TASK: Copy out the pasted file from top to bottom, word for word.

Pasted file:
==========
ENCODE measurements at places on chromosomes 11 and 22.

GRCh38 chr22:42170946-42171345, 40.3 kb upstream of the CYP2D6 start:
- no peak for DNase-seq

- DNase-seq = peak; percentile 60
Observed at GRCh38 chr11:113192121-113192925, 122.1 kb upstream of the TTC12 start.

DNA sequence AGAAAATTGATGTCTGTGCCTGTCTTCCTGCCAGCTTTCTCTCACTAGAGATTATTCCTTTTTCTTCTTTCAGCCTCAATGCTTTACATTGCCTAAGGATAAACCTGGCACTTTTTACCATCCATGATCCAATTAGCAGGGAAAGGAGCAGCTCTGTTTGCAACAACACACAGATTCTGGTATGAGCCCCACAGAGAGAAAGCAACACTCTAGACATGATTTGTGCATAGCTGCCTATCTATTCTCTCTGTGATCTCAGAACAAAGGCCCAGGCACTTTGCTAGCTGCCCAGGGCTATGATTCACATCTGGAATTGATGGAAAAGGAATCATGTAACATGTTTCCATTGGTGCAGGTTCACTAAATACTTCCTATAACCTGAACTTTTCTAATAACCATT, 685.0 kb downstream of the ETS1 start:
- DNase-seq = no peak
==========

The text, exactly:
ENCODE measurements at places on chromosomes 11 and 22.

GRCh38 chr22:42170946-42171345, 40.3 kb upstream of the CYP2D6 start:
- no peak for DNase-seq

- DNase-seq = peak; percentile 60
Observed at GRCh38 chr11:113192121-113192925, 122.1 kb upstream of the TTC12 start.

DNA sequence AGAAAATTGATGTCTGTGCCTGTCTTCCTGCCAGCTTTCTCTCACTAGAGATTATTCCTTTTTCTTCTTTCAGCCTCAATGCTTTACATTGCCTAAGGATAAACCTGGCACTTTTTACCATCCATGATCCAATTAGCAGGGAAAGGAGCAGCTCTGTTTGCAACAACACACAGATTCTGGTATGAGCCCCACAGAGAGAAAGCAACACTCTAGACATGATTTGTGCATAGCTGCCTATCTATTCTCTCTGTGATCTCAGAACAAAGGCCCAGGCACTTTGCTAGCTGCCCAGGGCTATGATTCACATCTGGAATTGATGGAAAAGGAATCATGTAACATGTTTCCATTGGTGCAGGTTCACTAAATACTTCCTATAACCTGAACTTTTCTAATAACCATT, 685.0 kb downstream of the ETS1 start:
- DNase-seq = no peak